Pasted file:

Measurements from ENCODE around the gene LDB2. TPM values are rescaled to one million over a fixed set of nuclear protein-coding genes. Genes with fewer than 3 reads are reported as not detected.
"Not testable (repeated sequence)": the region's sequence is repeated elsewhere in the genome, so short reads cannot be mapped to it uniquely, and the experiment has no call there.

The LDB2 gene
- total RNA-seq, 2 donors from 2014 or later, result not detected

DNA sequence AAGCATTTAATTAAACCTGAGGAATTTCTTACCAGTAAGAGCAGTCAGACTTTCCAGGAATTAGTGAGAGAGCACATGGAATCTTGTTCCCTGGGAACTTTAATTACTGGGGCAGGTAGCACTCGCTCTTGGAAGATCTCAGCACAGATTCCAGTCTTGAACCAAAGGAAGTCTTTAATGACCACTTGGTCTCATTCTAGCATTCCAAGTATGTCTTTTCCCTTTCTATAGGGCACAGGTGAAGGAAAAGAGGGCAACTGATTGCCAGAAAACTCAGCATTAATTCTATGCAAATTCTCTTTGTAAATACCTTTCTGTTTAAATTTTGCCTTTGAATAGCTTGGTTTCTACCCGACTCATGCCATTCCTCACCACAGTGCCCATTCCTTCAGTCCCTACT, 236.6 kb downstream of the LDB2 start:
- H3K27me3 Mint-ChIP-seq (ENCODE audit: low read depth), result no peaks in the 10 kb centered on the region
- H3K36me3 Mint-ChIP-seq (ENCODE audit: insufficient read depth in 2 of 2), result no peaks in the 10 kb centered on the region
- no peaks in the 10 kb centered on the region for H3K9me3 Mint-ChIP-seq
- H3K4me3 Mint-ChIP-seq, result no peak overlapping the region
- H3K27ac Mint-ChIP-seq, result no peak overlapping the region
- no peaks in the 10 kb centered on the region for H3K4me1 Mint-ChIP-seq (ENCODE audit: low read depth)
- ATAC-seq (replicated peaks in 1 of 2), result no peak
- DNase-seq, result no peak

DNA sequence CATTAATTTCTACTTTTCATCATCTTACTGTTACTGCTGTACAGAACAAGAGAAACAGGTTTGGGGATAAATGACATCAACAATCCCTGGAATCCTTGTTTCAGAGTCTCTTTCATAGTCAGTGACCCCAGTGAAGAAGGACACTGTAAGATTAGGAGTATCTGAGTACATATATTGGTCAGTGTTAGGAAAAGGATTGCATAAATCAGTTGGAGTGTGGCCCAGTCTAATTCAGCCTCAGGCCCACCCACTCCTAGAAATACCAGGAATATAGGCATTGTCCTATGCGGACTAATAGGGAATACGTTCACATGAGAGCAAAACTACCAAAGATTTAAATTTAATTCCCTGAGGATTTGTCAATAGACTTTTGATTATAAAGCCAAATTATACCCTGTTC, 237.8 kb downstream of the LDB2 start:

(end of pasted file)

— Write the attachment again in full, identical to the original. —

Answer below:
Measurements from ENCODE around the gene LDB2. TPM values are rescaled to one million over a fixed set of nuclear protein-coding genes. Genes with fewer than 3 reads are reported as not detected.
"Not testable (repeated sequence)": the region's sequence is repeated elsewhere in the genome, so short reads cannot be mapped to it uniquely, and the experiment has no call there.

The LDB2 gene
- total RNA-seq, 2 donors from 2014 or later, result not detected

DNA sequence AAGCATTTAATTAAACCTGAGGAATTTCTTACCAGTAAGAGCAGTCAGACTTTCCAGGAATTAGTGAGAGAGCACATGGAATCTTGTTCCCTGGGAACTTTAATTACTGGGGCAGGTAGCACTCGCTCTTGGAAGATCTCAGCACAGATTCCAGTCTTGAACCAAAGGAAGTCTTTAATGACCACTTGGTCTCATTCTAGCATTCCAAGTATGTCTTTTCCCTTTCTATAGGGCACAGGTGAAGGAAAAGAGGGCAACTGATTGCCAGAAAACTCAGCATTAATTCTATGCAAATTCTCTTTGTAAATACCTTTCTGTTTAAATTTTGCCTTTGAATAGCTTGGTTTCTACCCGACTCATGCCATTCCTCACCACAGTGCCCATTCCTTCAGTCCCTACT, 236.6 kb downstream of the LDB2 start:
- H3K27me3 Mint-ChIP-seq (ENCODE audit: low read depth), result no peaks in the 10 kb centered on the region
- H3K36me3 Mint-ChIP-seq (ENCODE audit: insufficient read depth in 2 of 2), result no peaks in the 10 kb centered on the region
- no peaks in the 10 kb centered on the region for H3K9me3 Mint-ChIP-seq
- H3K4me3 Mint-ChIP-seq, result no peak overlapping the region
- H3K27ac Mint-ChIP-seq, result no peak overlapping the region
- no peaks in the 10 kb centered on the region for H3K4me1 Mint-ChIP-seq (ENCODE audit: low read depth)
- ATAC-seq (replicated peaks in 1 of 2), result no peak
- DNase-seq, result no peak

DNA sequence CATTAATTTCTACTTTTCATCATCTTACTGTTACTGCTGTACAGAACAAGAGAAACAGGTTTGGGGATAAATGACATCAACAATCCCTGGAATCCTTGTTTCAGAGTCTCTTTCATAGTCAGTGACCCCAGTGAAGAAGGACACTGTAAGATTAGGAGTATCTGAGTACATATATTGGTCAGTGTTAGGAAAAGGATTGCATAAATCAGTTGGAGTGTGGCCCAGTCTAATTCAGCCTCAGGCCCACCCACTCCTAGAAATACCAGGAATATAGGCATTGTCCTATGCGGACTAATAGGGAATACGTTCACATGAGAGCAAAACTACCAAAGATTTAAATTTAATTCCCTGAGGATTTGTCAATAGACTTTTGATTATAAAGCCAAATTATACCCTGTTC, 237.8 kb downstream of the LDB2 start: